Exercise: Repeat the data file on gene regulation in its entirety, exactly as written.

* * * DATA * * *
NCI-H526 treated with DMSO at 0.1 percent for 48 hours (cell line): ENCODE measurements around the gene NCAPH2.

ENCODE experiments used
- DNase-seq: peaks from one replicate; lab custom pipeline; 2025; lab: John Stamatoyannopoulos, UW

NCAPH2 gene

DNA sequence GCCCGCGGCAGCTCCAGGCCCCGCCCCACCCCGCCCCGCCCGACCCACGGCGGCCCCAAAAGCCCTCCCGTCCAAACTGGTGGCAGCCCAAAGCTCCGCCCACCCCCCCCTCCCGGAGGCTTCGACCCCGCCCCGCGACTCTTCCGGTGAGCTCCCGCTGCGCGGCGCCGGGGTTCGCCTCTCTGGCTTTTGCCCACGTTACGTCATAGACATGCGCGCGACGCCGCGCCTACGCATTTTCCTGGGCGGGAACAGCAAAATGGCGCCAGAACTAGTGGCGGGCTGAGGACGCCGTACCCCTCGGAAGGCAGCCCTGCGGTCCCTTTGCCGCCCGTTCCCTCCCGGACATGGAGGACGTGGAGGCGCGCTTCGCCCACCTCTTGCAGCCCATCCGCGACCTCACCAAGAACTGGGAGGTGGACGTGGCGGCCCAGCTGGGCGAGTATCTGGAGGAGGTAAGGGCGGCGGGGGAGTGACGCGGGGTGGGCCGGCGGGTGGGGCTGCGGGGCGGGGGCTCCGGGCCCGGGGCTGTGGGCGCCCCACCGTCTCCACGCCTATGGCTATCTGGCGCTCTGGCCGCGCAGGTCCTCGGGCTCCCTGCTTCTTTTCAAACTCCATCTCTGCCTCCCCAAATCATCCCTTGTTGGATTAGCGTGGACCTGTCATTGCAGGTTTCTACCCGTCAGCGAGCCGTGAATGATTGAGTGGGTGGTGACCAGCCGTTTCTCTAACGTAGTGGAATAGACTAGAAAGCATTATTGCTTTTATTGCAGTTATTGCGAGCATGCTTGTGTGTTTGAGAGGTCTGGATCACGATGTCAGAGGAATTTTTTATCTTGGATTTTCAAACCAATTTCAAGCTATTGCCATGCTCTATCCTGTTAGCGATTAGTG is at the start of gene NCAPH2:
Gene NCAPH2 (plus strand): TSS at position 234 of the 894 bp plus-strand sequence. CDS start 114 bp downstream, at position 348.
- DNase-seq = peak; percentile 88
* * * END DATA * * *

NCI-H526 treated with DMSO at 0.1 percent for 48 hours (cell line): ENCODE measurements around the gene NCAPH2.

ENCODE experiments used
- DNase-seq: peaks from one replicate; lab custom pipeline; 2025; lab: John Stamatoyannopoulos, UW

NCAPH2 gene

DNA sequence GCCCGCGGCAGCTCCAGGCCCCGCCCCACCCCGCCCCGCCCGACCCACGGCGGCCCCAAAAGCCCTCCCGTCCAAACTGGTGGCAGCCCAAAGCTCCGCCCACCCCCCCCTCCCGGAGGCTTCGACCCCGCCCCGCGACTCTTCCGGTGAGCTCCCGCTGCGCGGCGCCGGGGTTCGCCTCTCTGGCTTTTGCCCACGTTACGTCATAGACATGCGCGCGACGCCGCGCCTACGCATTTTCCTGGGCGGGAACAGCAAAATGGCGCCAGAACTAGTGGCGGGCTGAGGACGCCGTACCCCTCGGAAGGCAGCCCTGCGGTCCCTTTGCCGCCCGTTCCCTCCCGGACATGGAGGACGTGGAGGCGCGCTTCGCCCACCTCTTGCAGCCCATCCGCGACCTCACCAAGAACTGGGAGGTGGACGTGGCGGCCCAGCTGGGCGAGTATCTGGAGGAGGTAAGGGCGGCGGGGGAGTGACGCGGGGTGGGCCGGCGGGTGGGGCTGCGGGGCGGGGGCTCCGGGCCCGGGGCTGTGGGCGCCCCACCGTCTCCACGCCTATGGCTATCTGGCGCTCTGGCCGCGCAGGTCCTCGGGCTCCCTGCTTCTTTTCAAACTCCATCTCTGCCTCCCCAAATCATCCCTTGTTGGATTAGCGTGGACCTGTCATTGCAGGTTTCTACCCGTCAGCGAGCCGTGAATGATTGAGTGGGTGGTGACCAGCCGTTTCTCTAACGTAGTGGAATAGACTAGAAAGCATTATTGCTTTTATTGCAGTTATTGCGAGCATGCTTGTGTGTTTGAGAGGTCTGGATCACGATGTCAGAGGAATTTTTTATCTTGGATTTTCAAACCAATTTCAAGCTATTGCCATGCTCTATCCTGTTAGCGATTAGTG is at the start of gene NCAPH2:
Gene NCAPH2 (plus strand): TSS at position 234 of the 894 bp plus-strand sequence. CDS start 114 bp downstream, at position 348.
- DNase-seq = peak; percentile 88